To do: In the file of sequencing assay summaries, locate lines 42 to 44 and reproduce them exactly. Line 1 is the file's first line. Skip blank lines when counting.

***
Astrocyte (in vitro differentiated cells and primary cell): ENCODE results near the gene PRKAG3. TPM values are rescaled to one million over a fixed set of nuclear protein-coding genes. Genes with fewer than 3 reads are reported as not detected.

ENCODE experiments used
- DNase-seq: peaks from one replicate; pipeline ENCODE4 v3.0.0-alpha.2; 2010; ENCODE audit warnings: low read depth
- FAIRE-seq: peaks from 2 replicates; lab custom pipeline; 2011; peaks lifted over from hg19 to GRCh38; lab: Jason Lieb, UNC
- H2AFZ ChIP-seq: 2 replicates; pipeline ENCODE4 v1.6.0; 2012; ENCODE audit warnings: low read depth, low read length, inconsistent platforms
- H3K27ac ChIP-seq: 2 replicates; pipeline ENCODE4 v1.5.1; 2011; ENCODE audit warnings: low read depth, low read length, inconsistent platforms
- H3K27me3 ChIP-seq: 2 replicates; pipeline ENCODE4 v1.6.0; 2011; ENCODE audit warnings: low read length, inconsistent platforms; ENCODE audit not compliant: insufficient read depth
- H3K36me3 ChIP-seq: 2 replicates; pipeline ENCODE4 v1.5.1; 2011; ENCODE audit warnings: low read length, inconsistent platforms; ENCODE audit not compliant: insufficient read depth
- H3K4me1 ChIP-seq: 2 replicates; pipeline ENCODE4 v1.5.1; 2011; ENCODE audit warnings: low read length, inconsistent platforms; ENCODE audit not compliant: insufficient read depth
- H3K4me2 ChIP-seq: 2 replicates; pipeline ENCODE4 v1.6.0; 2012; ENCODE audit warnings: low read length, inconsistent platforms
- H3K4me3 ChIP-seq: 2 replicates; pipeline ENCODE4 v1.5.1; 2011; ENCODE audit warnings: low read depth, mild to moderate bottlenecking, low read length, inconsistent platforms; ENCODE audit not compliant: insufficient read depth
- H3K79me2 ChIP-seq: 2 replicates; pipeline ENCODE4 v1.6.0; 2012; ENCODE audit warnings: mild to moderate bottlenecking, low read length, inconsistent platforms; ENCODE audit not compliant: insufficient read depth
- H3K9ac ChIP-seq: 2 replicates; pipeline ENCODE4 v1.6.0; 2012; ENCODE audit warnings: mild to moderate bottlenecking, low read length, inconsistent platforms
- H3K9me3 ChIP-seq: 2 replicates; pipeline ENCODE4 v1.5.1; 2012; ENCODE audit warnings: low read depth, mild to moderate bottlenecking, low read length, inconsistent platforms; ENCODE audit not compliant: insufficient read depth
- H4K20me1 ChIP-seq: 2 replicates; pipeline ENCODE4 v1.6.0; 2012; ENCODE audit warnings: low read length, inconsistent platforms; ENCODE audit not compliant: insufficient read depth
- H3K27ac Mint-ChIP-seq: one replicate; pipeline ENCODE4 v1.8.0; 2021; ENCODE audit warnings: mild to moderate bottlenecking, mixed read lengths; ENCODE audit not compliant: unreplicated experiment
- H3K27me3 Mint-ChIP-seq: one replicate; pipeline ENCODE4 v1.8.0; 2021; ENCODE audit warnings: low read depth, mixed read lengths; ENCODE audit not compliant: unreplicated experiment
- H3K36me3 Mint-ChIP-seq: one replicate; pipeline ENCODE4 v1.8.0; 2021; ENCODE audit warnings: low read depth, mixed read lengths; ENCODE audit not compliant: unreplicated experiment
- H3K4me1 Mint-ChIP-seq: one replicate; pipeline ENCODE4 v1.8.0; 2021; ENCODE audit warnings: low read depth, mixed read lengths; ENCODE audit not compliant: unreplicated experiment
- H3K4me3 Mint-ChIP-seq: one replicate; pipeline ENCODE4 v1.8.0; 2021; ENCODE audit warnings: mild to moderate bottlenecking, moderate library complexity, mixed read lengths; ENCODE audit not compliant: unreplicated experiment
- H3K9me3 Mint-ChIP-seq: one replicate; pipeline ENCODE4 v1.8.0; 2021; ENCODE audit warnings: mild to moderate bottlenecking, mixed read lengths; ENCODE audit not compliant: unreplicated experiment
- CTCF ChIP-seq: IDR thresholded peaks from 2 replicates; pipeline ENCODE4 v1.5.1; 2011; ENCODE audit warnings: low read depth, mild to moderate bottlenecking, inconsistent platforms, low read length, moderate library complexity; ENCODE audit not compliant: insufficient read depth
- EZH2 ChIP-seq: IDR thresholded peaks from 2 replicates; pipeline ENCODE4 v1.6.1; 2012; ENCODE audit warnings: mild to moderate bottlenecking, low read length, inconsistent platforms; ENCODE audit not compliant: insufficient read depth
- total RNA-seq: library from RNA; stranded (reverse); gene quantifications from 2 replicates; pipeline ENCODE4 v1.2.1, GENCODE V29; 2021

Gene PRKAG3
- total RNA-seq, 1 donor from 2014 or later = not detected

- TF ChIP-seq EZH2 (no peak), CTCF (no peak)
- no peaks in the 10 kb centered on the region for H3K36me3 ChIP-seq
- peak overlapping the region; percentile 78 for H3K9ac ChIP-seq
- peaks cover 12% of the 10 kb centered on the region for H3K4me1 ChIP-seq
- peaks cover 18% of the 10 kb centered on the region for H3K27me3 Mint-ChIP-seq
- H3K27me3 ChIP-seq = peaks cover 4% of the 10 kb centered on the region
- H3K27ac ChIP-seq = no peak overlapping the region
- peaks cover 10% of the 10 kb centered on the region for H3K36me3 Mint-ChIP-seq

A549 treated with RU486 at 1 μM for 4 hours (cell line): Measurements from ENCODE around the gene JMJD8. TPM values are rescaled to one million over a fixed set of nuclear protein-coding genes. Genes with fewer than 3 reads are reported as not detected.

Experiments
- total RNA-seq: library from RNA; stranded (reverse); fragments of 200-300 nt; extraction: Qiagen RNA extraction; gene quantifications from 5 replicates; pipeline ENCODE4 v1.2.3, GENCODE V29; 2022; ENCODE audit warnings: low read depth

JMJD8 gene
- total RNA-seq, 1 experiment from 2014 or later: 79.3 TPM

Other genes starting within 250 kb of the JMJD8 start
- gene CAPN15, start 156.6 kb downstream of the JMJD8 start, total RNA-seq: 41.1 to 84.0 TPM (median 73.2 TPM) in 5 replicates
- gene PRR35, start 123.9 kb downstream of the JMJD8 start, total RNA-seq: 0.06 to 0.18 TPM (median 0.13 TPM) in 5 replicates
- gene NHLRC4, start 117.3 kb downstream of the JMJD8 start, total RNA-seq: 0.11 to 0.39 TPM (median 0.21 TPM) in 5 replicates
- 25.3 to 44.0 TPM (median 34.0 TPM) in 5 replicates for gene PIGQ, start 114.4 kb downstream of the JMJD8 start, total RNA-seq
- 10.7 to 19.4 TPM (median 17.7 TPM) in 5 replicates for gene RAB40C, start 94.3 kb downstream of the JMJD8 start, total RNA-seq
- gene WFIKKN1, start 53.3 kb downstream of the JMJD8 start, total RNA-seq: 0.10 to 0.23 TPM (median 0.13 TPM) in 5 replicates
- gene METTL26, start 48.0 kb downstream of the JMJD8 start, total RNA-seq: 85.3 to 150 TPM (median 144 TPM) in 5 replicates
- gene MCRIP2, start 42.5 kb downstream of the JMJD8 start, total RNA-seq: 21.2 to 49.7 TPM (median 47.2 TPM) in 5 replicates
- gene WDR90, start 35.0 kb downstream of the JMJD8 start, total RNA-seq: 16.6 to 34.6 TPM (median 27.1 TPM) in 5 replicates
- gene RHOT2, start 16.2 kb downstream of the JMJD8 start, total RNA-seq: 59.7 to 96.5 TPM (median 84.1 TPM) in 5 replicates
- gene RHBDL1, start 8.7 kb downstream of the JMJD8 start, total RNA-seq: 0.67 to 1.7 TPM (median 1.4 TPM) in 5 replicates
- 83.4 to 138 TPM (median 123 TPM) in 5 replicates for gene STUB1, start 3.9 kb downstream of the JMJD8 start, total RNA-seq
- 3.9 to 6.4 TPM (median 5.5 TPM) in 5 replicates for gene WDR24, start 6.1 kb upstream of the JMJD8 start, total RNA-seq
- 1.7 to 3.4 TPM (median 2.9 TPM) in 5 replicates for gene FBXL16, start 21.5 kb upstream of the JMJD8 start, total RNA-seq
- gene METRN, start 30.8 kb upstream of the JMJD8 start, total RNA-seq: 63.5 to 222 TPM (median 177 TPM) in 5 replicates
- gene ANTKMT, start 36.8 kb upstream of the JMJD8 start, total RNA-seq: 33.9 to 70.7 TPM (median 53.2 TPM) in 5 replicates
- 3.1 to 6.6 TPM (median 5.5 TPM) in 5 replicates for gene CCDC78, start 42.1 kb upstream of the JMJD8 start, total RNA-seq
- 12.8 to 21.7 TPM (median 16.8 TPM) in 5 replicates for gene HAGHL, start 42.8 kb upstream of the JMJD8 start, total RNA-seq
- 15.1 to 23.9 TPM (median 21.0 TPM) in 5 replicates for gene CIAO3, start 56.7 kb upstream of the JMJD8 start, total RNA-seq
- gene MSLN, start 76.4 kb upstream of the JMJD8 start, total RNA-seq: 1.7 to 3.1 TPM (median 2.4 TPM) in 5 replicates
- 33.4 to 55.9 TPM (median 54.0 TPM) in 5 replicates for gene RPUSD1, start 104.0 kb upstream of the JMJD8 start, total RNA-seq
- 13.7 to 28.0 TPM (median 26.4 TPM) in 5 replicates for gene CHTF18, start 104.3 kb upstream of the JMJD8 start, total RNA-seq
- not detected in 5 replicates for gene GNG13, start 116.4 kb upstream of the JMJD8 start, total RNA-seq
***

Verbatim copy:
- gene PRR35, start 123.9 kb downstream of the JMJD8 start, total RNA-seq: 0.06 to 0.18 TPM (median 0.13 TPM) in 5 replicates
- gene NHLRC4, start 117.3 kb downstream of the JMJD8 start, total RNA-seq: 0.11 to 0.39 TPM (median 0.21 TPM) in 5 replicates
- 25.3 to 44.0 TPM (median 34.0 TPM) in 5 replicates for gene PIGQ, start 114.4 kb downstream of the JMJD8 start, total RNA-seq